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Altaf Rahamatulla on October 22, 2009 - 12:53pm
In his major stimulus speech in January, President Barack Obama stated, "I am confident [the stimulus] will save or create at least three million jobs over the next few years." In particular, he emphasized that state fiscal relief "will save the public sector jobs of teachers, cops, firefighters and others who provide vital services."
Indeed, initial reports demonstrate that the stimulus is achieving one of its primary objectives: to save and create jobs. The effect is most notably evident in preserving funds for public education and reducing the prospect of massive teacher layoffs. In fact, the White House reports that 250,000 education positions have been created or maintained across the country. Governors and state officials across the country are lauding the progress of the economic recovery. For instance, Pennsylvania Gov. Ed Rendell, highlighting new projects and offering insight on the overall recovery, commented "[t]he positive impact on the economy is unmistakable...the direct investments translate into about $780 per household in (Pennsylvania)." Other states are reporting similar numbers of jobs either saved or created with stimulus funds, including:
Additionally, Recovery.gov compiled data from each state on jobs saved or created through the distribution of federal contracts and finds that, to date, this figure has reached 30,383 nationally.
More information will become available later this month. Since reporting requirements mandate that jobs be reported by hours of employment instead of the actual number of people working, the total economic stimulative effect will not be captured by this data release. Moreover, as the Coalition for an Accountable Recovery (CAR) points out, the data released in early October represents less than half of total funding available. It only covers direct jobs created and will not reveal information about the "ultimate recipient of Recovery Act funds." Nevertheless, as early reporting indicates, the stimulus is fulfilling intended objectives and assisting states through the economic crisis, especially considering the major role it has played in maintaining funding for public education.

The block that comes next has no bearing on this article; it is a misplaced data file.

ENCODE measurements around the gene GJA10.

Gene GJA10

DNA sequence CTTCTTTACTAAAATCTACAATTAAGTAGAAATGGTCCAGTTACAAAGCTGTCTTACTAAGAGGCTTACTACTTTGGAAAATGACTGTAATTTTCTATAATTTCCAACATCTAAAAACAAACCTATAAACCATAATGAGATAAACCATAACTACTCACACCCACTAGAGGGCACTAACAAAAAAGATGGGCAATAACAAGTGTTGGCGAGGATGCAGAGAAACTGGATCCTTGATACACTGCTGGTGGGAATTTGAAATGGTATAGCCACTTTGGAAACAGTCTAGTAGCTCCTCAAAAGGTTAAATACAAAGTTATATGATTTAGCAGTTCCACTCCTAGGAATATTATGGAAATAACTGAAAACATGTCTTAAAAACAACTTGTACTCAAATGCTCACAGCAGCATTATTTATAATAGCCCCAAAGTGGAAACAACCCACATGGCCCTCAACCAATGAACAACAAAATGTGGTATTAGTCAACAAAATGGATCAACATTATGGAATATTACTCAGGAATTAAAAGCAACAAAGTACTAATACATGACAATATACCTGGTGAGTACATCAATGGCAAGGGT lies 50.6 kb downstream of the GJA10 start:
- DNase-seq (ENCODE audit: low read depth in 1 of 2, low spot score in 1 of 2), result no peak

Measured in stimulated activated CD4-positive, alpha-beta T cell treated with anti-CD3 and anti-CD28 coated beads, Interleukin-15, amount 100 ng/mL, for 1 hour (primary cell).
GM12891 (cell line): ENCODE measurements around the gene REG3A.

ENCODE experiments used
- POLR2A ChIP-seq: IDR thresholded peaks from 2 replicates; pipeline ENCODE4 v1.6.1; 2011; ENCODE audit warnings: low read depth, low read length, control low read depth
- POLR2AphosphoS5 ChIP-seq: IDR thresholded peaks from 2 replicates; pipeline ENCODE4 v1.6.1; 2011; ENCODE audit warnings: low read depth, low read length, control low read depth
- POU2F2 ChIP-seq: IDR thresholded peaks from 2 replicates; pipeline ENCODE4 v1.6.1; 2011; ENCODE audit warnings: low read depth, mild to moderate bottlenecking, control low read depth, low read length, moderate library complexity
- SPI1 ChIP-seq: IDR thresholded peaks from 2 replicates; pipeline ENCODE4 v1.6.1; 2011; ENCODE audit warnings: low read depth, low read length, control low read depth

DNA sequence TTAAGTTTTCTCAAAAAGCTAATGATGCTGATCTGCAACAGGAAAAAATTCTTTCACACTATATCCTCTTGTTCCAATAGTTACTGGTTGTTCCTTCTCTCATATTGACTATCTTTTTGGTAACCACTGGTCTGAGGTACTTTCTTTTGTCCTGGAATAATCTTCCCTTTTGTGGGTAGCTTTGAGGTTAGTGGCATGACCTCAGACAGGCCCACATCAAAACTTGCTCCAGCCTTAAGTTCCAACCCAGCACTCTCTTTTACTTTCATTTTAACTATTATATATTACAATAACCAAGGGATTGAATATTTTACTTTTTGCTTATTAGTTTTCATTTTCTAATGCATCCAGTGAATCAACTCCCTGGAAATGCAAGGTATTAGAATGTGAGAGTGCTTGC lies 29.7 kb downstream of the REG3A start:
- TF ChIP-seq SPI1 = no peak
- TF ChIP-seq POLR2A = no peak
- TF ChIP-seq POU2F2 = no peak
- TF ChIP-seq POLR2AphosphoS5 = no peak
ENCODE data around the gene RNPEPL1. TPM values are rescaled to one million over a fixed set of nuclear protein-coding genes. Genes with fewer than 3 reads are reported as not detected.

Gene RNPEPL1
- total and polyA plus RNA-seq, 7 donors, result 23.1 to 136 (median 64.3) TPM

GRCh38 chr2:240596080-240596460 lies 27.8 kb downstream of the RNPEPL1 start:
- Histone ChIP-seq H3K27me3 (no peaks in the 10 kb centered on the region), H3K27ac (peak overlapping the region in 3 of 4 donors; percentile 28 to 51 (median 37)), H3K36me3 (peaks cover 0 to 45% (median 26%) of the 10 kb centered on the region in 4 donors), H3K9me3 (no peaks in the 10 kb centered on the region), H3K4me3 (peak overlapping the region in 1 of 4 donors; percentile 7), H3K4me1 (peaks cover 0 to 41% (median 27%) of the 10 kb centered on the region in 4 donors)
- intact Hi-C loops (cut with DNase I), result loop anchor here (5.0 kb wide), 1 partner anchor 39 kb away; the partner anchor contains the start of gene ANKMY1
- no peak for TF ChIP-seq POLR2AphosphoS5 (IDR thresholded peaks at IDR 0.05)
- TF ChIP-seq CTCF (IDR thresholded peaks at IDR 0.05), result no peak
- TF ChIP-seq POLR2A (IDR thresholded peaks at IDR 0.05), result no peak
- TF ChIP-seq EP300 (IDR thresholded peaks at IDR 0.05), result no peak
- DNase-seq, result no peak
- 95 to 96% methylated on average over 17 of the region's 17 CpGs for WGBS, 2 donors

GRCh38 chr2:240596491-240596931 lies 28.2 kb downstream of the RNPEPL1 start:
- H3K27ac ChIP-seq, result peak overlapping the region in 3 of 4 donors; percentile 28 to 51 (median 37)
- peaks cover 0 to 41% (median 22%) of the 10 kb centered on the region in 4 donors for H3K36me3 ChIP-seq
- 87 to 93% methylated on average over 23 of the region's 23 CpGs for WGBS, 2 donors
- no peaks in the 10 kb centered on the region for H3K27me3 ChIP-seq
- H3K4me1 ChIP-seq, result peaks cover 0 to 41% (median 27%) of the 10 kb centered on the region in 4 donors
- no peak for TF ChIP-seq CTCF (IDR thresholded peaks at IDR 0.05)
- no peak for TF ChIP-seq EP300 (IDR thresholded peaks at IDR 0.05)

Concerns about States' Use of Stimulus Funds for Education: As positive as these reports are, the Inspector General of the U.S. Department of Education (USDE) released an alert memorandum in September, denoting that certain states are improperly using stimulus funds to replace education budget cuts, which "could adversely impact the achievement of the education reform objectives of the SFSF (State Fiscal Stabilization Fund) program." The Inspector General notes that as a stipulation of receiving federal stimulus dollars, states are required to preserve education funding at FY2006 levels, a provision intended to allow budgeting flexibility. But, some states, which planned to allocate a certain level of funding towards education before passage of ARRA, utilized this statute to actually reduce funding and still take advantage of the availability of federal dollars. For instance, before Congress passed the stimulus, Connecticut intended to allocate $1.889 billion to education in FY2010. After passage, the state reduced the amount to FY2006 levels, representing a 14.3% reduction in funding.
Looking Ahead: The Center on Budget and Policy Priorities (CBPP) finds that not only is the stimulus achieving certain economic objectives, but it has also assisted six million Americans from falling below the poverty line this year, including almost two million children and 500,000 seniors. ARRA has had an evident impact and alleviated the worst of the economic downturn.
As of August, less than 25% of total stimulus funds had been spent. Accordingly, as states continue to utilize recovery dollars in the upcoming fiscal year, lawmakers should be mindful that proactive investments in vital areas, such as education, augment job growth and improve overall economic conditions.
CAR - What to Expect on Oct. 15, 2009
CAR - Coalition for an Accountable Recovery Praises Timely Release of Recovery Act Recipient Reports; Criticizes Tools for Understanding Data
Christina D. Romer, Chair, Council of Economic Advisers - Back from the Brink
Council of Economic Advisers - The Economic Impact of the American Recovery and Reinvestment Act of 2009, First Quarterly Report
Council of Economic Advisers - Estimates of Job Creation from the American Recovery and Reinvestment Act of 2009
Domestic Policy Council, Executive Office of the President - Educational Impact of the American Recovery and Reinvestment Act
Economic Policy Institute - Recovery.gov's jobs data: A (very) partial monty
Lawrence Mishel, Economic Policy Institute - The Safety Net and the Recession
Recovery.gov - Most Jobs Created by State (Figures shown are for Federal Contracts only)
States for a Transparent and Accountable Recovery - Overcoming ARRA Perception Problems
USDE - Political Consequences of the Maintenance of Effort Requirements under the American Recovery and Reinvestment Act State Fiscal Stabilization Fund